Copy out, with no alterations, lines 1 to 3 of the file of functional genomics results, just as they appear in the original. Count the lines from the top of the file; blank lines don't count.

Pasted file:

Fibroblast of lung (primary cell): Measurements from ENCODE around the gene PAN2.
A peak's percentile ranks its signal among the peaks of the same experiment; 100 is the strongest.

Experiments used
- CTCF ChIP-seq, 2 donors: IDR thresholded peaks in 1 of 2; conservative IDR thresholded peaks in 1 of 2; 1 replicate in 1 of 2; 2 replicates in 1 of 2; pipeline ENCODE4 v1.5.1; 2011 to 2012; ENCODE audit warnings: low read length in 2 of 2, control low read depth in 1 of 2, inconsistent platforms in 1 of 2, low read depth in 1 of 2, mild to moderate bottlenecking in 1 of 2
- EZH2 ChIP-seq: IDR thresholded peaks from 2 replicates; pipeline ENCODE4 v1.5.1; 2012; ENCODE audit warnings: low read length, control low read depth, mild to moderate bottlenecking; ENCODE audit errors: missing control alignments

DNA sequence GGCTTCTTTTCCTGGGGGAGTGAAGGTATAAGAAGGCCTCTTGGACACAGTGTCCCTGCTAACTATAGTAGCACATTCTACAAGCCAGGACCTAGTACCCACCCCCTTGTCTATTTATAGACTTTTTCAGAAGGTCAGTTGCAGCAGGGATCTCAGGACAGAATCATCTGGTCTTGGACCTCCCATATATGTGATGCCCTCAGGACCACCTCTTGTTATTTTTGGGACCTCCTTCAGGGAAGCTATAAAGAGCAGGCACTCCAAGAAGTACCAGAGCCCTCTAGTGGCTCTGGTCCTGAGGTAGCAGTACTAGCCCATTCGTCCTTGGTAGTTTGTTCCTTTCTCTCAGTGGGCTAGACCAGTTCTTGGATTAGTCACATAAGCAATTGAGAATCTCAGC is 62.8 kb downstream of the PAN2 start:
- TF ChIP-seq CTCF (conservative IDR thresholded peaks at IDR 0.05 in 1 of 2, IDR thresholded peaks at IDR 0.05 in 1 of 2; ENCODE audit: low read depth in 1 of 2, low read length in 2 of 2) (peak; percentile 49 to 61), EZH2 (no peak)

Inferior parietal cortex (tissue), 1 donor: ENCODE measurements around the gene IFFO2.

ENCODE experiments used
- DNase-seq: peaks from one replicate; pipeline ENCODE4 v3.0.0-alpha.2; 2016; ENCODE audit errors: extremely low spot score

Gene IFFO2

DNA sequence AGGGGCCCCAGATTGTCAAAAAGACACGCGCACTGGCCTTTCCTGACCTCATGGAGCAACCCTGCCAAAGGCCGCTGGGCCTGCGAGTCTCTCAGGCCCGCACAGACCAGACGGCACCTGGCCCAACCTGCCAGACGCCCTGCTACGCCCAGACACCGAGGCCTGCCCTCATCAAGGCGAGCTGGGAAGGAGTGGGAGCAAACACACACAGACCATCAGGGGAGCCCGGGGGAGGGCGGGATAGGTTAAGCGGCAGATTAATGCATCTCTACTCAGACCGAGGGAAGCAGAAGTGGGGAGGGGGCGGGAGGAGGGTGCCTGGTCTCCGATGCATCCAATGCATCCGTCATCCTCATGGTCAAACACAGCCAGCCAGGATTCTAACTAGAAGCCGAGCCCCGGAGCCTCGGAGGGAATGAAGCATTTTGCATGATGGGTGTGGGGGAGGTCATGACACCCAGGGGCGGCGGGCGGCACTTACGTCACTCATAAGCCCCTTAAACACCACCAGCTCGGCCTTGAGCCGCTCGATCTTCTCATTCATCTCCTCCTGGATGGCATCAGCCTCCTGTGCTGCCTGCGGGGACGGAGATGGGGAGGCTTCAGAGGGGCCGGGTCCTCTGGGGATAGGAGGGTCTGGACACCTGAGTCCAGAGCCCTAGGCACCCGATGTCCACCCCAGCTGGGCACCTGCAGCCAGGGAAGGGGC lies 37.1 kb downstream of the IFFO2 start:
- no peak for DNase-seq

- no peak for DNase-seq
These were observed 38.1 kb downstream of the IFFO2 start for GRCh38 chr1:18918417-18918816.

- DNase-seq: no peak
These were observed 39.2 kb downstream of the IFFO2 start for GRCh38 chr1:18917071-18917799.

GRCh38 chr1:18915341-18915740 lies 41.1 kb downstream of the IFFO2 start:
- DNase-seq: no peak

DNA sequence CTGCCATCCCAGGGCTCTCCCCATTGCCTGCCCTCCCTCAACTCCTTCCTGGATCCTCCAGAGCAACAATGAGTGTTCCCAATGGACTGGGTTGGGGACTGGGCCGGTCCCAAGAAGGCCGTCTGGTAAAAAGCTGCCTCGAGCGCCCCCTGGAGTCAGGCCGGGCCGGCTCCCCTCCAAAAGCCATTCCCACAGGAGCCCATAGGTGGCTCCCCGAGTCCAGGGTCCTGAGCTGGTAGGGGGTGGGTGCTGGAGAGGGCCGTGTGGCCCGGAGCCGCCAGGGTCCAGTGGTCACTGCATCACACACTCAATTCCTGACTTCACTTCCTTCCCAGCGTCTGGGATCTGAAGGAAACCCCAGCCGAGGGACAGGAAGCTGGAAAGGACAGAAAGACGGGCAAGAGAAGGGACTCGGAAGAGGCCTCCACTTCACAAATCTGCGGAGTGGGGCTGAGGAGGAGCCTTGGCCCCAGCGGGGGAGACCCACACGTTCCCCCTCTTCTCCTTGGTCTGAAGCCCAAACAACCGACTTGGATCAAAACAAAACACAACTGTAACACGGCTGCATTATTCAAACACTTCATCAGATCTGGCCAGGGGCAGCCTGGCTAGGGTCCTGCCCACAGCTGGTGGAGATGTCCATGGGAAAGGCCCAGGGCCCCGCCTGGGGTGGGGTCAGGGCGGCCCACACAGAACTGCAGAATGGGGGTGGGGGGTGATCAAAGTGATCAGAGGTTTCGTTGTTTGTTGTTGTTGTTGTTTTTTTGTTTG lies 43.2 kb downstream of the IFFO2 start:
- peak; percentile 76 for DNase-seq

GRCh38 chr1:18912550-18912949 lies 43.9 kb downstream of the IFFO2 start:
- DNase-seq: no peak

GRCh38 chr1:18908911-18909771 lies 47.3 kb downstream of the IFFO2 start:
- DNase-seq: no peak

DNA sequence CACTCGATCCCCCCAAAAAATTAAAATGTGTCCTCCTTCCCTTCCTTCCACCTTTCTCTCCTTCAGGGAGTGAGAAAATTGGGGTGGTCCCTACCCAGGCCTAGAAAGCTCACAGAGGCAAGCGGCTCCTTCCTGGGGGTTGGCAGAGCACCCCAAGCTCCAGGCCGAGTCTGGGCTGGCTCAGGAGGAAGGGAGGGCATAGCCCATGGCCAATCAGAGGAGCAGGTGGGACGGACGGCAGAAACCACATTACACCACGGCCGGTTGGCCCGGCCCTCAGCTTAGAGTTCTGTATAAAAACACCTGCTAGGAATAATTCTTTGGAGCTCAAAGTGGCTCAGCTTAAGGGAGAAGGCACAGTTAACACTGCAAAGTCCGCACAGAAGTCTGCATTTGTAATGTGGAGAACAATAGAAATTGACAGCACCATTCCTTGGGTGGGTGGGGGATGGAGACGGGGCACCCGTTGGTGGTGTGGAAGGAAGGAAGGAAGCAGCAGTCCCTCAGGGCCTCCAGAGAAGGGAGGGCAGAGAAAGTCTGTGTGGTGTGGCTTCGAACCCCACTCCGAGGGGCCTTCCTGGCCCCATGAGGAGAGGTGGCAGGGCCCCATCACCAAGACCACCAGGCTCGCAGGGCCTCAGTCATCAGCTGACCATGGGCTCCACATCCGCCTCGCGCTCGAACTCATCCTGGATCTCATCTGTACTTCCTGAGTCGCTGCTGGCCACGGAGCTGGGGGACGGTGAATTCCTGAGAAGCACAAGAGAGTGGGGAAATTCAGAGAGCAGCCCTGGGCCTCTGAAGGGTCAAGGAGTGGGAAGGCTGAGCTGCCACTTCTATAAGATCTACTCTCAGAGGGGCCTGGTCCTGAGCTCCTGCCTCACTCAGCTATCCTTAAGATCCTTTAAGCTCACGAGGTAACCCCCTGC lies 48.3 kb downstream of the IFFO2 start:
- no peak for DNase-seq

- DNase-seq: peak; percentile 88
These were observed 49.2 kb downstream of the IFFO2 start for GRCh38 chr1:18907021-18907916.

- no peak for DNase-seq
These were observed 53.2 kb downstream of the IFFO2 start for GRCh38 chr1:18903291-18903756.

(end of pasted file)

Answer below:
Fibroblast of lung (primary cell): Measurements from ENCODE around the gene PAN2.
A peak's percentile ranks its signal among the peaks of the same experiment; 100 is the strongest.

Experiments used